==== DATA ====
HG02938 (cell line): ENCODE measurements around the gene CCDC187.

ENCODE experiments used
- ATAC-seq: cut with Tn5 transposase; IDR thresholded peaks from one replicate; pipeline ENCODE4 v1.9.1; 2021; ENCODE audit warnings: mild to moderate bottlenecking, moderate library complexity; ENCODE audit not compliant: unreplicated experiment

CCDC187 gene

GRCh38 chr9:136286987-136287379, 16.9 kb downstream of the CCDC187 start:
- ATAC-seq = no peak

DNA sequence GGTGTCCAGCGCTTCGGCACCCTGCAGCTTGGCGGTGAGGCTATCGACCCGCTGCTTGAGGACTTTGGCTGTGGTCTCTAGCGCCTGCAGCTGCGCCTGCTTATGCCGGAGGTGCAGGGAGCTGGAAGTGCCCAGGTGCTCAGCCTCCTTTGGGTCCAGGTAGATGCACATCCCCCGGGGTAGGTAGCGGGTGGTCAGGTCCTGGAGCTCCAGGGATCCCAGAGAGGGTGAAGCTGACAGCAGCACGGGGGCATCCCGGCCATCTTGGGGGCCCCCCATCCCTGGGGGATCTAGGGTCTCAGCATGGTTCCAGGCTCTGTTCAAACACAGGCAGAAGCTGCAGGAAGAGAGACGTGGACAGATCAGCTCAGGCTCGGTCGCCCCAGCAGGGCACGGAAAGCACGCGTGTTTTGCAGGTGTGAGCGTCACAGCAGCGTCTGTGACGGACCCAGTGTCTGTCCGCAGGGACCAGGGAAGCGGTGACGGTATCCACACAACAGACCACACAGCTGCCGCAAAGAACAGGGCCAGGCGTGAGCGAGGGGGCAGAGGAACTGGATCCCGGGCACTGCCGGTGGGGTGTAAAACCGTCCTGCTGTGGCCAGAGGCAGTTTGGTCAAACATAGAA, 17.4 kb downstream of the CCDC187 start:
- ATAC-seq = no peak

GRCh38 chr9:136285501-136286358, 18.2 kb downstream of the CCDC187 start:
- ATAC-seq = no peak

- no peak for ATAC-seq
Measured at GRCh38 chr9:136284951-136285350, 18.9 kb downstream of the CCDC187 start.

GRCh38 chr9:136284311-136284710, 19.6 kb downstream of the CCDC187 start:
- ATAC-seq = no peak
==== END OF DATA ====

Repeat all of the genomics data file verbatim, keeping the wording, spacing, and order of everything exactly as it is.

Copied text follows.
HG02938 (cell line): ENCODE measurements around the gene CCDC187.

ENCODE experiments used
- ATAC-seq: cut with Tn5 transposase; IDR thresholded peaks from one replicate; pipeline ENCODE4 v1.9.1; 2021; ENCODE audit warnings: mild to moderate bottlenecking, moderate library complexity; ENCODE audit not compliant: unreplicated experiment

CCDC187 gene

GRCh38 chr9:136286987-136287379, 16.9 kb downstream of the CCDC187 start:
- ATAC-seq = no peak

DNA sequence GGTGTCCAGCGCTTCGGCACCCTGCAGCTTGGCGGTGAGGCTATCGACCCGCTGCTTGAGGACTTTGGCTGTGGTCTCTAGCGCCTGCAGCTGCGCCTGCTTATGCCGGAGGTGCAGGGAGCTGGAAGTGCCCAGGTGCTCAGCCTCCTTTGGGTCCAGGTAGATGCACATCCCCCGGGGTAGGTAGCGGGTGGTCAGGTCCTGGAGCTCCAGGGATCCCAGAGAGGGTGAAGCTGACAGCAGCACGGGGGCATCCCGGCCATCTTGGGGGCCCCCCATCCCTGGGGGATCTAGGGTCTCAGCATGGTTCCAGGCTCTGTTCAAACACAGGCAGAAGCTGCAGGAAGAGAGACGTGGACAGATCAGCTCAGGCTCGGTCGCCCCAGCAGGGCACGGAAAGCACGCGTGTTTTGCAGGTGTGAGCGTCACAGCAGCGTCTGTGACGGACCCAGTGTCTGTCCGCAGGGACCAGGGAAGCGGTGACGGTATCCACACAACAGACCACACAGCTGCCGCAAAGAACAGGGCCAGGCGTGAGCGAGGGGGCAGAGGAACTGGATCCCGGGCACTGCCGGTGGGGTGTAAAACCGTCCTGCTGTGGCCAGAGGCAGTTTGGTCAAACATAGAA, 17.4 kb downstream of the CCDC187 start:
- ATAC-seq = no peak

GRCh38 chr9:136285501-136286358, 18.2 kb downstream of the CCDC187 start:
- ATAC-seq = no peak

- no peak for ATAC-seq
Measured at GRCh38 chr9:136284951-136285350, 18.9 kb downstream of the CCDC187 start.

GRCh38 chr9:136284311-136284710, 19.6 kb downstream of the CCDC187 start:
- ATAC-seq = no peak